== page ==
Architectural Representation and the Perspective Hinge
Writing from inside the discipline of architecture, rather than from the more common extrapolations from the history of painting and philosophy, Alberto Pérez-Gómez and Louise Pelletier focus on the implications of the tool of perspective (and the hegemony of vision) for architectural representation. Their primary thesis is that tools of representation have a direct influence on the conceptual development of projects and generation of forms, and that there are alternatives to the reductive working methods of most contemporary practice.
The book examines textual evidence across a broad historical period, concentrating on the relationship between drawing and architectural space in the period from the seventh century to the twentieth century. The book discusses such issues as optical correction and the nature of architectural drawing in selected treatises, revealing the complexity and potential contradiction inherent in any linear history of representation. The authors' ultimate aim is to probe the possibilities of the constructed world--that is, architecture--as a poetic translation, rather than prosaic transcription, of its representations.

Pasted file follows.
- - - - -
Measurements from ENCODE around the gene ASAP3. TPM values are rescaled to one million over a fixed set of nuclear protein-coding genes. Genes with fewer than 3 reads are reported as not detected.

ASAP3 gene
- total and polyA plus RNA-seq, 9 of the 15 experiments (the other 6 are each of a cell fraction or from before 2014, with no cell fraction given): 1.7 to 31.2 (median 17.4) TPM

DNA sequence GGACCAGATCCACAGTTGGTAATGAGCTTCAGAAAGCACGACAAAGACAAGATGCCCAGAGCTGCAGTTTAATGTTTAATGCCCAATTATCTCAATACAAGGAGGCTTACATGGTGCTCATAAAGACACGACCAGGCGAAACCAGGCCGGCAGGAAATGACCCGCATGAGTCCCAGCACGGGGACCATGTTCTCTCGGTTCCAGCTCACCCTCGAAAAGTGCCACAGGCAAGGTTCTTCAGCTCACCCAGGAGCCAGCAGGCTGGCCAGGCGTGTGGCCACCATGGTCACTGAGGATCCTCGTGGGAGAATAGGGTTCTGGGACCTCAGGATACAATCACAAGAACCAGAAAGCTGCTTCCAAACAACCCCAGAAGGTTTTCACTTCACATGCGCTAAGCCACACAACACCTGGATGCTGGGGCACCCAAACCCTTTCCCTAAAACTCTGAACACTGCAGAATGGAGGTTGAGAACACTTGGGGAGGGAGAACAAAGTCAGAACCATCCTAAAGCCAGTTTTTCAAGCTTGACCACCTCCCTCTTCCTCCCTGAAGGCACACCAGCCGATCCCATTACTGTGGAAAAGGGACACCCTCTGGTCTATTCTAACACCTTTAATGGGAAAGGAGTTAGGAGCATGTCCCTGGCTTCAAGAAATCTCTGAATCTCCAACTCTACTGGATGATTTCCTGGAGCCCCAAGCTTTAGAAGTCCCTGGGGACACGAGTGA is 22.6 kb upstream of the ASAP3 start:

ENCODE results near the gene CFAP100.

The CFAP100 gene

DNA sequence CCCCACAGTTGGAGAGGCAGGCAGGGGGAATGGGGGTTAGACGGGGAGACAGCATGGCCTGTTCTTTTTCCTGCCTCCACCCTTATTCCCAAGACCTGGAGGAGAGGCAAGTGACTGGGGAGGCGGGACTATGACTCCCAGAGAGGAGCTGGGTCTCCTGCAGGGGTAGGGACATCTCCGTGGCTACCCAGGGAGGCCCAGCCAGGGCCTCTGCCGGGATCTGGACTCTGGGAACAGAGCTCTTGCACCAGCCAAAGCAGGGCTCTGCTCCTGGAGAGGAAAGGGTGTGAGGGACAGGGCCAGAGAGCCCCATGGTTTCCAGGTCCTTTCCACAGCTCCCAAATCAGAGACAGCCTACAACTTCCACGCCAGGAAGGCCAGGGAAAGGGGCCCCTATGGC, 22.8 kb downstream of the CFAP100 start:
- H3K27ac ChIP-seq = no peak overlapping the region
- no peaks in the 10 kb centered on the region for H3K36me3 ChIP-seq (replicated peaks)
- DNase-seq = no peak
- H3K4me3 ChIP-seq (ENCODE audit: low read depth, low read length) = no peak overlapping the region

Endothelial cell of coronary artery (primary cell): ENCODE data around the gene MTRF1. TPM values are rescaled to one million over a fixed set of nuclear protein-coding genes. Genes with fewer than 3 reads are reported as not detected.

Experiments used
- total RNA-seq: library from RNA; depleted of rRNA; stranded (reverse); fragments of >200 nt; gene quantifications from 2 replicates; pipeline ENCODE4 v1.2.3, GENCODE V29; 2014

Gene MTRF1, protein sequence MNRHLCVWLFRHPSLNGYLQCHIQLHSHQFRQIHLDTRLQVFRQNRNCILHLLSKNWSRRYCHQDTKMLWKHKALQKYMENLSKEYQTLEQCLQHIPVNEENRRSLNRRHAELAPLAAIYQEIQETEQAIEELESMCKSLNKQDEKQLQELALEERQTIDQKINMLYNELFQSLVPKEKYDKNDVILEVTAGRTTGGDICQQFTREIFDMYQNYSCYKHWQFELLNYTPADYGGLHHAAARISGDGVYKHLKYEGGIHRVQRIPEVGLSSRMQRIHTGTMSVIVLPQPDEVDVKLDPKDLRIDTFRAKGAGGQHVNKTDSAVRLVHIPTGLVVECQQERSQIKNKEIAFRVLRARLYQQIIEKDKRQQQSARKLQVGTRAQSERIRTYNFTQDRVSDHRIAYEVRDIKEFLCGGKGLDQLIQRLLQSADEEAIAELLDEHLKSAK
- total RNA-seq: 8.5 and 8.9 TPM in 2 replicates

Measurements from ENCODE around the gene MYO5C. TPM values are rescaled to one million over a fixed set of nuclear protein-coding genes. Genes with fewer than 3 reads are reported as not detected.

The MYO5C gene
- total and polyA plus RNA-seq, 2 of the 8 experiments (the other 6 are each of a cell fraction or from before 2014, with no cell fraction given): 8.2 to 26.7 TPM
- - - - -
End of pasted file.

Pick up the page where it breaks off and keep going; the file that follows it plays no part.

About the Author
Alberto Pérez Gómez directs the History and Theory of Architecture Program at McGill University, where he is Saidye Rosner Bronfman Professor of the History of Architecture. He is the author of Architecture and the Crisis of Modern Science, Built upon Love: Architectural Longing after Ethics and Aesthetics (both published by the MIT Press), and other books.
—John Hejduk, Architect
—Karsten Harries, Department of Philosophy, Yale University
—Juhani Pallasmaa, Architect, Professor of Architecture, Helsinki
—Steven Holl, Architect